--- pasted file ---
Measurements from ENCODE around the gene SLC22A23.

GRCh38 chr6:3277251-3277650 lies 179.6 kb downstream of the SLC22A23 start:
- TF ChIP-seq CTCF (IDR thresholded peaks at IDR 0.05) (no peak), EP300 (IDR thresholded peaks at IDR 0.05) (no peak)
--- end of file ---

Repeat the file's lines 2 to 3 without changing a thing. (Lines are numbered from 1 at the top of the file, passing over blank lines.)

GRCh38 chr6:3277251-3277650 lies 179.6 kb downstream of the SLC22A23 start:
- TF ChIP-seq CTCF (IDR thresholded peaks at IDR 0.05) (no peak), EP300 (IDR thresholded peaks at IDR 0.05) (no peak)